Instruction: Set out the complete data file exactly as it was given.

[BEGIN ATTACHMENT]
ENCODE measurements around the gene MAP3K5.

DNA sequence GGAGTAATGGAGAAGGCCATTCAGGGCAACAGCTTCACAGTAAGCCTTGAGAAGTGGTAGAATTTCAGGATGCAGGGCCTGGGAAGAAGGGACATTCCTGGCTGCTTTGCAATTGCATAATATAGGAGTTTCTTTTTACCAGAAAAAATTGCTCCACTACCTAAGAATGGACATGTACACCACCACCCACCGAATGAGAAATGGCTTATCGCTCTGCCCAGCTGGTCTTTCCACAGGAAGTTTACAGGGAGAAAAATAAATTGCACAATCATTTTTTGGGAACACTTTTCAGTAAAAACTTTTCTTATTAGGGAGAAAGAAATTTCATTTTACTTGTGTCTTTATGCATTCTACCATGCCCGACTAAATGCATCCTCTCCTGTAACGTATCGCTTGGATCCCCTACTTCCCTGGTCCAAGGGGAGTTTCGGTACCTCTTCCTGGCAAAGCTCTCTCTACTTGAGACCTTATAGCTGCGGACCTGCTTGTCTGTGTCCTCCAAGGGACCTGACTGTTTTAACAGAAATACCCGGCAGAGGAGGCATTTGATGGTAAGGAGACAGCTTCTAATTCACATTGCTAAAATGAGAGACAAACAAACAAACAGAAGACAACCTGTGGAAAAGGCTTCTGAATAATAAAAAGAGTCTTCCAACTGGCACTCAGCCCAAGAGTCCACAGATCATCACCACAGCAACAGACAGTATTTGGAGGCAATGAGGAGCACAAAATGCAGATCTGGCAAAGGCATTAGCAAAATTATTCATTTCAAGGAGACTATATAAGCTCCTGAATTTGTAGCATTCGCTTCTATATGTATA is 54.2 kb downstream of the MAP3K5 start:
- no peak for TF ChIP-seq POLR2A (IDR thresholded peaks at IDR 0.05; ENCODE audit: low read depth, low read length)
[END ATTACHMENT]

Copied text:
ENCODE measurements around the gene MAP3K5.

DNA sequence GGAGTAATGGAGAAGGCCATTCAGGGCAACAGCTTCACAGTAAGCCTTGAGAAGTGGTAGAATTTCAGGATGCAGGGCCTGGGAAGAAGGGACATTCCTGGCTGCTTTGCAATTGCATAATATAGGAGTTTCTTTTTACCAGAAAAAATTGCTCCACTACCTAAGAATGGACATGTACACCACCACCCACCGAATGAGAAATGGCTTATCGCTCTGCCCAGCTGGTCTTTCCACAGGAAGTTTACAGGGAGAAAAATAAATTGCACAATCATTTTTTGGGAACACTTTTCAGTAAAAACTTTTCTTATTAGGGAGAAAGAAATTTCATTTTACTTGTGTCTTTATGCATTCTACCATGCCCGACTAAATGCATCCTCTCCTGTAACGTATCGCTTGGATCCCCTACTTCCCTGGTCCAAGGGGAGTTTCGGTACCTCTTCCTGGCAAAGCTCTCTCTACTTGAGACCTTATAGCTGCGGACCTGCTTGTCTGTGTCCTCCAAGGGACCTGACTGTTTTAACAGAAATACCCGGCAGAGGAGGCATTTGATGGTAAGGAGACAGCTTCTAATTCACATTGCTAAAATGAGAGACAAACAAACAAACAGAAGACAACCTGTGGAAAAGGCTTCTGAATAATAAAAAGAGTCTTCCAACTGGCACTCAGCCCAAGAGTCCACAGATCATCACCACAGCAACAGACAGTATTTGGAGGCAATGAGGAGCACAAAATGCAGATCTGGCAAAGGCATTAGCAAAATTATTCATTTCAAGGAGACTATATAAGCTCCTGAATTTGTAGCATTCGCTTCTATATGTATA is 54.2 kb downstream of the MAP3K5 start:
- no peak for TF ChIP-seq POLR2A (IDR thresholded peaks at IDR 0.05; ENCODE audit: low read depth, low read length)